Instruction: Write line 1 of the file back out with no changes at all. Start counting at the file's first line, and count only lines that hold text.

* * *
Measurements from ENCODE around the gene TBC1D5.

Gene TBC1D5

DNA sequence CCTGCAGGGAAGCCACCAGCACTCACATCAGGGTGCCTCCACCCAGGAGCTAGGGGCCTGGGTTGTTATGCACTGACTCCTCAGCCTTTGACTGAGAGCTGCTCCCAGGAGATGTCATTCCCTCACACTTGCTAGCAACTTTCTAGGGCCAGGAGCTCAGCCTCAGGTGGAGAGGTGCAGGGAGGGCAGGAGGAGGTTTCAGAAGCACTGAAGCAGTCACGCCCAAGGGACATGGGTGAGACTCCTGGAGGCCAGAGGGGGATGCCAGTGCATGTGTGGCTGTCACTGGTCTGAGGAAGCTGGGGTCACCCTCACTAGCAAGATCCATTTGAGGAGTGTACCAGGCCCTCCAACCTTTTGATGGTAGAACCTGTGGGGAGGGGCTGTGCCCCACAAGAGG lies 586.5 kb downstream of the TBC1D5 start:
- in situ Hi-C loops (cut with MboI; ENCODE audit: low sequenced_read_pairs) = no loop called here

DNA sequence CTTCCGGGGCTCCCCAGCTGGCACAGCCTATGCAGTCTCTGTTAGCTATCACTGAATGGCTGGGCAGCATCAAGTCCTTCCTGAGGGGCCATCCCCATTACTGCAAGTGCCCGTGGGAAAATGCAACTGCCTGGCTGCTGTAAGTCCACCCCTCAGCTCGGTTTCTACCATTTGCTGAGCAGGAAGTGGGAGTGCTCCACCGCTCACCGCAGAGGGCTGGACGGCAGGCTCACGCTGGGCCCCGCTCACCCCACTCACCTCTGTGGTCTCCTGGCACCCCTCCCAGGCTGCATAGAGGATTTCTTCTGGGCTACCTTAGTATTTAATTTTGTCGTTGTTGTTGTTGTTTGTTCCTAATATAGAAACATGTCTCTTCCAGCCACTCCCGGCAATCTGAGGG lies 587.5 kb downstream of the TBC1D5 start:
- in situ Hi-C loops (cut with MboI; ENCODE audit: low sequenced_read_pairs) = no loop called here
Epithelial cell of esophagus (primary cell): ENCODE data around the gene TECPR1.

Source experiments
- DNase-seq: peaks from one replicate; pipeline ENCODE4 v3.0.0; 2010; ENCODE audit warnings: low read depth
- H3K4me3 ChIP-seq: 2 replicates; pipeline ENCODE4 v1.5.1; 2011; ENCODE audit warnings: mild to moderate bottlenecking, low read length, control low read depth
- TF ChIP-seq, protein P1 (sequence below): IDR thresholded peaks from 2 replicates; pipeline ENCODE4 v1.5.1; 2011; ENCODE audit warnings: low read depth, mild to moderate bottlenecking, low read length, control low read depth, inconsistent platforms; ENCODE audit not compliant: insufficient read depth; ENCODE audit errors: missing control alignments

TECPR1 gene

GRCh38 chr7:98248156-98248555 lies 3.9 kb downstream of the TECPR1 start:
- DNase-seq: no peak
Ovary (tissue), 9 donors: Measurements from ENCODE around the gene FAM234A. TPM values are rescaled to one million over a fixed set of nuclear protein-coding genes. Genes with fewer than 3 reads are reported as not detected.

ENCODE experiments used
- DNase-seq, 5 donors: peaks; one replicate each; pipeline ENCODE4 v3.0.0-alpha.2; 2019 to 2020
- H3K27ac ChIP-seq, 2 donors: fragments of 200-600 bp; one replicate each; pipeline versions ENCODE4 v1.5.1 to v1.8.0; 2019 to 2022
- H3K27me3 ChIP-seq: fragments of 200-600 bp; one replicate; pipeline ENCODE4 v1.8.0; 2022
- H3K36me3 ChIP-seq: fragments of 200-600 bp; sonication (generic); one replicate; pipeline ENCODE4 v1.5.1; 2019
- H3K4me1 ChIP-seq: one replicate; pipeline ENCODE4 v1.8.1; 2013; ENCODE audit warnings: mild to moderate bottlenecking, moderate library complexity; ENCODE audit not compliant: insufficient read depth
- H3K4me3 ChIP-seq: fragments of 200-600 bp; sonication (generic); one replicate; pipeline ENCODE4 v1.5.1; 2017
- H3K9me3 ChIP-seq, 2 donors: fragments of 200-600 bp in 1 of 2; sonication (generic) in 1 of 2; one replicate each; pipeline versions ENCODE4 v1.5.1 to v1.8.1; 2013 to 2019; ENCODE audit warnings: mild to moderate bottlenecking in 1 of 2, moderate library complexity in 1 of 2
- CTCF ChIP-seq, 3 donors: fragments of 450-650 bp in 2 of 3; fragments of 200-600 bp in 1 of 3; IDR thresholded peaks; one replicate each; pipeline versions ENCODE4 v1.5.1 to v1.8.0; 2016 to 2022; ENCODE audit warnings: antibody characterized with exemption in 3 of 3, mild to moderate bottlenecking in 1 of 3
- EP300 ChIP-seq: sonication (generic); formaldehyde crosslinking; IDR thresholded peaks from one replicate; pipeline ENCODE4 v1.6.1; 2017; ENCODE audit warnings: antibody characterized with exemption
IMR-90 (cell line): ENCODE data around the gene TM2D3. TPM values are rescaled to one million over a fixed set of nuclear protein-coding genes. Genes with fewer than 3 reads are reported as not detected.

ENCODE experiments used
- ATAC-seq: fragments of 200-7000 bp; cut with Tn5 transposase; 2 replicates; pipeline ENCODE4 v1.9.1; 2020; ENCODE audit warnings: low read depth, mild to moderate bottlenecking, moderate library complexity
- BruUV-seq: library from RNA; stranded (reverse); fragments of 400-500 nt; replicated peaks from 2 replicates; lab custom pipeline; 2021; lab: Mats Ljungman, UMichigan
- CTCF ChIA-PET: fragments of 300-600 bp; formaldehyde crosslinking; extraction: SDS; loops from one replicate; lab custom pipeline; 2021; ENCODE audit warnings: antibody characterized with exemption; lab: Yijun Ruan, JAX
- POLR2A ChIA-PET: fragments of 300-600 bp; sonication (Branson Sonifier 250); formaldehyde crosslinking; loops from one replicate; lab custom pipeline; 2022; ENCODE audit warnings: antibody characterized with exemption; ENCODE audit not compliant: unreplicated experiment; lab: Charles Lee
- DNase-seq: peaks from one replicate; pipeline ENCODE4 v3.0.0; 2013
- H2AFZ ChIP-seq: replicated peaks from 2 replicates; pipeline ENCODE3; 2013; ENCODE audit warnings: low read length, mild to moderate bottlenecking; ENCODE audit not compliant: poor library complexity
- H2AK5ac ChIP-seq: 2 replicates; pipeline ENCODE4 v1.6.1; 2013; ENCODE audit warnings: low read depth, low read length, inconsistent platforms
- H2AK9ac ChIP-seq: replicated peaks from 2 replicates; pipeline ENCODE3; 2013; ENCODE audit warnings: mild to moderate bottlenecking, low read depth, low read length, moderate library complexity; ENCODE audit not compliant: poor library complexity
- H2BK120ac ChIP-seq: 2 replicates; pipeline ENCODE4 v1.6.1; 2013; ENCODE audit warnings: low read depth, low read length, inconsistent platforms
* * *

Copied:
Measurements from ENCODE around the gene TBC1D5.